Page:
Locomotion in the game is done incredibly well, with lots of options that cater to new VR players (who don’t yet have their “VR legs”), as well as VR veterans that can easily move virtually without getting sick or falling over. The biggest issue lies in the interaction with objects in the world, which often require players to very specifically place themselves or their hands on an object or button. I found myself getting frustrated more than once because of the extreme precision needed, and often felt like moments were more scripted than part of an open world.
This precision requirement also carried over into the climbing elements in the game, which feel incredibly tactile and responsive, very much in the way The Climb for Oculus does. The issue I had was when I didn’t quite grip all the way with one or both hands, and my character would immediately fall down. This made the climbing elements more frustrating than they should be, given the otherwise excellent feeling of the climbing mechanics and the weight of your character.
Puzzles, too, are a bit too easy for my liking. They certainly are creative and feel like they fit right in with the given scenario (rather than some tacked-on nonsense the way puzzles in many adventure games feel) but, like the rest of the game, there really aren’t enough of them.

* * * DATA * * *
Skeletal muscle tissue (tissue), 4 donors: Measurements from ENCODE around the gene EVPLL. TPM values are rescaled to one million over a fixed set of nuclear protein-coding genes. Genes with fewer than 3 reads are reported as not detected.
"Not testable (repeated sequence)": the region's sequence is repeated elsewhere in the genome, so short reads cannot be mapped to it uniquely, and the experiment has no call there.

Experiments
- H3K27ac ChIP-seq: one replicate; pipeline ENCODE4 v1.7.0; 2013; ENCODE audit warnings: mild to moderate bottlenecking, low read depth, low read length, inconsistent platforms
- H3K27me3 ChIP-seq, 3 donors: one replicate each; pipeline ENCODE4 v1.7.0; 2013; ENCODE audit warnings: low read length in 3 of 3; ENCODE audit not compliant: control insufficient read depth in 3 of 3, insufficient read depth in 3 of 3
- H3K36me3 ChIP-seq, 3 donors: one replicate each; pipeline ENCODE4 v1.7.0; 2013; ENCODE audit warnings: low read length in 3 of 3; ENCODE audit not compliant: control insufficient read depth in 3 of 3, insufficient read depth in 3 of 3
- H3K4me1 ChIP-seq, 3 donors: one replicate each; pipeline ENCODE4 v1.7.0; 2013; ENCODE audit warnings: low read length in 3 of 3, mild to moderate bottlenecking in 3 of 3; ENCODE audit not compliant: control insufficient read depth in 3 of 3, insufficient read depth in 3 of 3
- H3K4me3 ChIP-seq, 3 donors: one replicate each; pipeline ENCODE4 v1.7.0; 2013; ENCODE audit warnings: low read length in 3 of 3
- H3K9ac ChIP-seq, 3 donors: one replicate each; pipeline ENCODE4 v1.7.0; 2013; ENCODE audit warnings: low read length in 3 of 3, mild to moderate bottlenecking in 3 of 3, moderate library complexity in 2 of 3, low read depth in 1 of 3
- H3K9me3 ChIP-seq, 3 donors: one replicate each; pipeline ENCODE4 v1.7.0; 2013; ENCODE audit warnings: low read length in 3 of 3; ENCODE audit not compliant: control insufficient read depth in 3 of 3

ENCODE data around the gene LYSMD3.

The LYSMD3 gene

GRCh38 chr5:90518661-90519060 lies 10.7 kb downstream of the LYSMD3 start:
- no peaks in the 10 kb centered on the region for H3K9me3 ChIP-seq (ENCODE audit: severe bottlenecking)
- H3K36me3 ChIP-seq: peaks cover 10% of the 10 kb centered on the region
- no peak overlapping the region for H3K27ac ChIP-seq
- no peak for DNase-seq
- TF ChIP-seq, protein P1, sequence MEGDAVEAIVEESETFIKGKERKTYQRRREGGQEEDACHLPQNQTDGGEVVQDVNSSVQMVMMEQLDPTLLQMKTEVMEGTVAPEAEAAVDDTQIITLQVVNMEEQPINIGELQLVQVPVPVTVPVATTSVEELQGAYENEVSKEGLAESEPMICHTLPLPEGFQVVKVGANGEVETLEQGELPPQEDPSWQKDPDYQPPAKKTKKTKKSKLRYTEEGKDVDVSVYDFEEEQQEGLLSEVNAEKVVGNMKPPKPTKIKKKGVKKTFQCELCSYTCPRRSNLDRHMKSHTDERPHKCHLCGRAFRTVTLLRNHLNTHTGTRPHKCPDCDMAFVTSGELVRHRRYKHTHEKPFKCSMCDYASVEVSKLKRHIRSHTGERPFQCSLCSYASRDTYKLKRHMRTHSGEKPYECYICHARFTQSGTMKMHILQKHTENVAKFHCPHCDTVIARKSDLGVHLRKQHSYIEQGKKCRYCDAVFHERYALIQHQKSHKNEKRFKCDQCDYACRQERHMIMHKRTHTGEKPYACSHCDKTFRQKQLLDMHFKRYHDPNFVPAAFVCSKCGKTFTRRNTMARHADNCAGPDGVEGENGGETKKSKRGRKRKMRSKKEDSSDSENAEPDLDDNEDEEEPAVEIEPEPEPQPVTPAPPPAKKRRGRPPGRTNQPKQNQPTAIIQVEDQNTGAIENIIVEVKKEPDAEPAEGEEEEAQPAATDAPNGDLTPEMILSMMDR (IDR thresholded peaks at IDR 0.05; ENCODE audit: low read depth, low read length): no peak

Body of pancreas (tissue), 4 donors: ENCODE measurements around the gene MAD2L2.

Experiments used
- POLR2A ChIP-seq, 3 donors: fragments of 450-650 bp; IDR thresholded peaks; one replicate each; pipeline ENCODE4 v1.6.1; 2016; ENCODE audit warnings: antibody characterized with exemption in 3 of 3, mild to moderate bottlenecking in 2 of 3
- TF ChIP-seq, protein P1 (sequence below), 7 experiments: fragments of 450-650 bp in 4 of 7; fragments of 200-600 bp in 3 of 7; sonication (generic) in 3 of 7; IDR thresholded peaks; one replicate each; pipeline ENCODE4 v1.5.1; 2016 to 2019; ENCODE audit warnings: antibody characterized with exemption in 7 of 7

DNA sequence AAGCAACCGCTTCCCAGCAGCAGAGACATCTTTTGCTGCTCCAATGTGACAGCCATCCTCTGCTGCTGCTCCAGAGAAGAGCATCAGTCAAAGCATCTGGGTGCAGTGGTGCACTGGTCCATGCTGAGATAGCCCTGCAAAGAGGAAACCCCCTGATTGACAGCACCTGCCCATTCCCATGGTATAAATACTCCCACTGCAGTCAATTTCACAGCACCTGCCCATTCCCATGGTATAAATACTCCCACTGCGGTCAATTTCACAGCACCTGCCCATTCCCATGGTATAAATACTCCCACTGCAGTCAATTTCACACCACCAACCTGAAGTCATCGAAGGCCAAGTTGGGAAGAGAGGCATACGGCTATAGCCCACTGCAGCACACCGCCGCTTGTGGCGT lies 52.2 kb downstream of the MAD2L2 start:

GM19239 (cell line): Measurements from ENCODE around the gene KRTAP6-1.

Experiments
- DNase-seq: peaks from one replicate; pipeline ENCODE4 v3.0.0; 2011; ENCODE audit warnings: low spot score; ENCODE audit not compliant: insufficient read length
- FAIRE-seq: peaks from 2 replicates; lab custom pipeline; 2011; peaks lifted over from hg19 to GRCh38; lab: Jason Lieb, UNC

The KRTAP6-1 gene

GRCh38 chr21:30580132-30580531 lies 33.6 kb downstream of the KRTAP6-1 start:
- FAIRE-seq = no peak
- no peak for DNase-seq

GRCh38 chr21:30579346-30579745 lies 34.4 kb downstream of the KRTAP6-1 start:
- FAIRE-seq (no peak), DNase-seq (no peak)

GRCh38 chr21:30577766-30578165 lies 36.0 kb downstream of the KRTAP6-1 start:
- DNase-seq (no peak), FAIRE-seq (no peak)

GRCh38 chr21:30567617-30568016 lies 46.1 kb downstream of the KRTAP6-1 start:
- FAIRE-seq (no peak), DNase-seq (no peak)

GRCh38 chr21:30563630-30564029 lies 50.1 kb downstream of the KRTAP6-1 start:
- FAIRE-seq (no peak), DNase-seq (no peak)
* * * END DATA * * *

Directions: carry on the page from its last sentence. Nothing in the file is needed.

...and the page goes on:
The lightsaber dojo adds some nice replay value that can be accessed once the game’s main story is completed, featuring waves of droids and enemies that require more pinpoint precision and faster reaction times as you progress.
The game is really gorgeous and very visually impressive; something that’s not necessarily expected from a release that’s also shared on the Oculus Quest. This feels like it was built for the Rift first and then ported to the Quest, not the other way around. The experience is less enjoyable on the Rift S simply because it’s such a dark game and the LCD display inside the Rift S paints almost the entire game in a hazy grey, reducing the drama and suspense that shadowed areas would otherwise create.
All in all, it’s an experience that’s shorter than the average TV show, despite being the cost of an entire month of Netflix or at least twice the cost of a movie rental and ends up being a bit disappointing specifically for that reason. The high-quality content in the game will have you begging for more the moment it ends, but it’s clear that the team is focused on delivering a true-to-form experience that only VR can bring. In the greater context of the series, Episode I is a solid entry that lays the groundwork for the next two episodes, but even $10 feels a bit steep for what’s present in this episode alone.